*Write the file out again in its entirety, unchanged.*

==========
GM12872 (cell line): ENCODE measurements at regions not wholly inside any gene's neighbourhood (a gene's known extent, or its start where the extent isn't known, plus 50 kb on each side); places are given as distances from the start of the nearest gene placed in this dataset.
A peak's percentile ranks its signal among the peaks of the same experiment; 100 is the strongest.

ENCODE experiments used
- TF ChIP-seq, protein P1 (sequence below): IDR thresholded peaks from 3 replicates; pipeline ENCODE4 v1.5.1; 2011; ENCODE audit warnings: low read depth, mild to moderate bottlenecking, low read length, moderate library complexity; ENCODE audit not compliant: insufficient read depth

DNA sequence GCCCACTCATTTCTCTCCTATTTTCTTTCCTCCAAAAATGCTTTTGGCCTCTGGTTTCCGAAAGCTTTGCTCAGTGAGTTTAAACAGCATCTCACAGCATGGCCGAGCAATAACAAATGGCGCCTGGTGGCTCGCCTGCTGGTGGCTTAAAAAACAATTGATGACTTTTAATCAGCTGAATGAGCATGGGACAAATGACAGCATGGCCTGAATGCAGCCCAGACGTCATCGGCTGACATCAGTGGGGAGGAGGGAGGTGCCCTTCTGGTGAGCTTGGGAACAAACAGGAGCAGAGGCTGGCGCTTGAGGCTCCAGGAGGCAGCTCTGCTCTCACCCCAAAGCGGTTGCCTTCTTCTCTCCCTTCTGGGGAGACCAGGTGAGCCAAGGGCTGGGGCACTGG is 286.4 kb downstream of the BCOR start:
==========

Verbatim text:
GM12872 (cell line): ENCODE measurements at regions not wholly inside any gene's neighbourhood (a gene's known extent, or its start where the extent isn't known, plus 50 kb on each side); places are given as distances from the start of the nearest gene placed in this dataset.
A peak's percentile ranks its signal among the peaks of the same experiment; 100 is the strongest.

ENCODE experiments used
- TF ChIP-seq, protein P1 (sequence below): IDR thresholded peaks from 3 replicates; pipeline ENCODE4 v1.5.1; 2011; ENCODE audit warnings: low read depth, mild to moderate bottlenecking, low read length, moderate library complexity; ENCODE audit not compliant: insufficient read depth

DNA sequence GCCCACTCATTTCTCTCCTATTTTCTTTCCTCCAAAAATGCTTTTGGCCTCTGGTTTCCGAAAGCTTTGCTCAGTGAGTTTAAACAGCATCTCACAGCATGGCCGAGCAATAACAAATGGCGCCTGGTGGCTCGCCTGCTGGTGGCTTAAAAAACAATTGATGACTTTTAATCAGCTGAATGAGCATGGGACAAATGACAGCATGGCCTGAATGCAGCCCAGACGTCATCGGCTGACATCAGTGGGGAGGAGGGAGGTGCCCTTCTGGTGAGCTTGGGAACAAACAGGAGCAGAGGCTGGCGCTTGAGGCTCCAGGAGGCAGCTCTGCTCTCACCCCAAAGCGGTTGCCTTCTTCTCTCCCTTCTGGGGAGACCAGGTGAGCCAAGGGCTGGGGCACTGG is 286.4 kb downstream of the BCOR start: